When we create the image we’re essentially creating a Virtual Hard Disk (VHD) to which we capture a page-by-page copy of the database. SQL Clone uses the Volume Shadow Copy Service (VSS) to capture a data image from a live database, and simply uses the native database restore process when creating a data image from a backup. Producing the data image will take about as much time as performing a database restore, and the image will be roughly the same size as the source database (MDF plus LDF files).

Now, we can create ‘clones’ of the source database, from the data image. When we create a clone, we’re simply creating a local differencing disk (also a type of VHD) with a connection to the remote data image. SQL Clone “virtually attaches” the MDF and LDF files in the data image to the operating system on the server where we are creating the clone. The bytes that make up the clone database are presented through the VHD in a way that is transparent to SQL Server – virtualization is taking place at windows file system level.

The data image cannot be manipulated by clones. Instead SQL Server writes any changes we make to the clone database to the local differencing disk file. Therefore, any change we make to a clone has no impact on other clones, the data image or the source database.

How to start creating database clones

Figure 3 shows the basic components we need to have in place in order to create data images and clones using SQL Clone.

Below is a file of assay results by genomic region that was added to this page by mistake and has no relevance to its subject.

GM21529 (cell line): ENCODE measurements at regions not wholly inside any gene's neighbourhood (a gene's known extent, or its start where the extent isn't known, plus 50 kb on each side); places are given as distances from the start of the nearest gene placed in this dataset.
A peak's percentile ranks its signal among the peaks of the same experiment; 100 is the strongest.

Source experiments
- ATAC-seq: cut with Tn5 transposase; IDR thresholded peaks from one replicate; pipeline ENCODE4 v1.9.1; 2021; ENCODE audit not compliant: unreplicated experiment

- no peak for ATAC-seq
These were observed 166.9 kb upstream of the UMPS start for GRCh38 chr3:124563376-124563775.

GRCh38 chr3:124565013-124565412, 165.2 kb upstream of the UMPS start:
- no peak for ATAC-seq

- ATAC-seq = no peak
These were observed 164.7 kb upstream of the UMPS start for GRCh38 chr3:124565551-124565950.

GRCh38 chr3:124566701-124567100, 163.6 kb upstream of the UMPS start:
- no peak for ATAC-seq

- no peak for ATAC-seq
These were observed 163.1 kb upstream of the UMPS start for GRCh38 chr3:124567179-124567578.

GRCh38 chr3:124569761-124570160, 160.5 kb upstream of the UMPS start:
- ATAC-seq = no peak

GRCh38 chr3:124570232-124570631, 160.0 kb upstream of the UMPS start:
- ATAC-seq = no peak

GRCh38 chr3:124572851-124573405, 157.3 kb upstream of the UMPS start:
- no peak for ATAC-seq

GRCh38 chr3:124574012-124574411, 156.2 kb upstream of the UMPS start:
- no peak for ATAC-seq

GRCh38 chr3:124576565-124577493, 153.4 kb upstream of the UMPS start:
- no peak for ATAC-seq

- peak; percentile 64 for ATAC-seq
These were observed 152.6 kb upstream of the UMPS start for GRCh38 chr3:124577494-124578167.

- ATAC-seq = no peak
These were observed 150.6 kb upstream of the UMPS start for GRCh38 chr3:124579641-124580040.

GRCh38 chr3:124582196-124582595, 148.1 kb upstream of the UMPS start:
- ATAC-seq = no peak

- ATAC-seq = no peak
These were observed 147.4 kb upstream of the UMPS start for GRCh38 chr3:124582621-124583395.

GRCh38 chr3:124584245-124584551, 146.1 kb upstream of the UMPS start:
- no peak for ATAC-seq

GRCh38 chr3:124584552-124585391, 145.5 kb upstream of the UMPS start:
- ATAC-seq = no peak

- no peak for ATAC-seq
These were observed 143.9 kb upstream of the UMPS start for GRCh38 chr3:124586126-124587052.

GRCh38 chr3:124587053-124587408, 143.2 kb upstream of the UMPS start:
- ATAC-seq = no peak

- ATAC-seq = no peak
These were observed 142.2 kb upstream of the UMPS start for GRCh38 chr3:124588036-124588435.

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Figure 3

The first step is to install SQL Clone itself, which consists of two major components, the SQL Clone Server and SQL Clone Agents.

We use the SQL Clone Server to create and manage data images and clones. We only need to install this once, on a machine that has access to all the machines hosting SQL Server instances from which we wish to create data images or to which we wish to deliver clones, as well as to the file share location where the data image will be stored.

The SQL Clone Server performs all its work through agents and so we also need to install a SQL Clone Agent on each machine on which we need to create data images or to which we wish to deliver clones.

Finally, we need to set up a Windows network share location, for storing the data images. Again, this will need to be accessible to each machine from which we need to create images or on which we need to create clones.

Windows Network Shares on Windows 7/Server 2008 R2